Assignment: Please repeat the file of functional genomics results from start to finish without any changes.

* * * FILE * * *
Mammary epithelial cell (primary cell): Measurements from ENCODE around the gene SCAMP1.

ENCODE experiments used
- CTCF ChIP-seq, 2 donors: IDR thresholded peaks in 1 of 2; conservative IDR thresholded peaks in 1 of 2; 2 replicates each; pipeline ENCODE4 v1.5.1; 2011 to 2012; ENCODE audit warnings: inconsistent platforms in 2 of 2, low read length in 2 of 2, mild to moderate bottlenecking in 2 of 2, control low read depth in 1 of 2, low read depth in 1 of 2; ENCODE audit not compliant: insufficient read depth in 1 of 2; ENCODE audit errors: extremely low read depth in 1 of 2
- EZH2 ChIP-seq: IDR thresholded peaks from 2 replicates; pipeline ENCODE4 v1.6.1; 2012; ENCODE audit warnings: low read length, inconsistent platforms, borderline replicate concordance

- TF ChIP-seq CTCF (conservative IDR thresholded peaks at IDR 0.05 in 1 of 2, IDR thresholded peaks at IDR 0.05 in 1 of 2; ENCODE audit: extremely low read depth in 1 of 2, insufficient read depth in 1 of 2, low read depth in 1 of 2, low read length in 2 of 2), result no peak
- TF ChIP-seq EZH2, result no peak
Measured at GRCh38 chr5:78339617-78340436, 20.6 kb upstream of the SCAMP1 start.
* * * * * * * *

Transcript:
Mammary epithelial cell (primary cell): Measurements from ENCODE around the gene SCAMP1.

ENCODE experiments used
- CTCF ChIP-seq, 2 donors: IDR thresholded peaks in 1 of 2; conservative IDR thresholded peaks in 1 of 2; 2 replicates each; pipeline ENCODE4 v1.5.1; 2011 to 2012; ENCODE audit warnings: inconsistent platforms in 2 of 2, low read length in 2 of 2, mild to moderate bottlenecking in 2 of 2, control low read depth in 1 of 2, low read depth in 1 of 2; ENCODE audit not compliant: insufficient read depth in 1 of 2; ENCODE audit errors: extremely low read depth in 1 of 2
- EZH2 ChIP-seq: IDR thresholded peaks from 2 replicates; pipeline ENCODE4 v1.6.1; 2012; ENCODE audit warnings: low read length, inconsistent platforms, borderline replicate concordance

- TF ChIP-seq CTCF (conservative IDR thresholded peaks at IDR 0.05 in 1 of 2, IDR thresholded peaks at IDR 0.05 in 1 of 2; ENCODE audit: extremely low read depth in 1 of 2, insufficient read depth in 1 of 2, low read depth in 1 of 2, low read length in 2 of 2), result no peak
- TF ChIP-seq EZH2, result no peak
Measured at GRCh38 chr5:78339617-78340436, 20.6 kb upstream of the SCAMP1 start.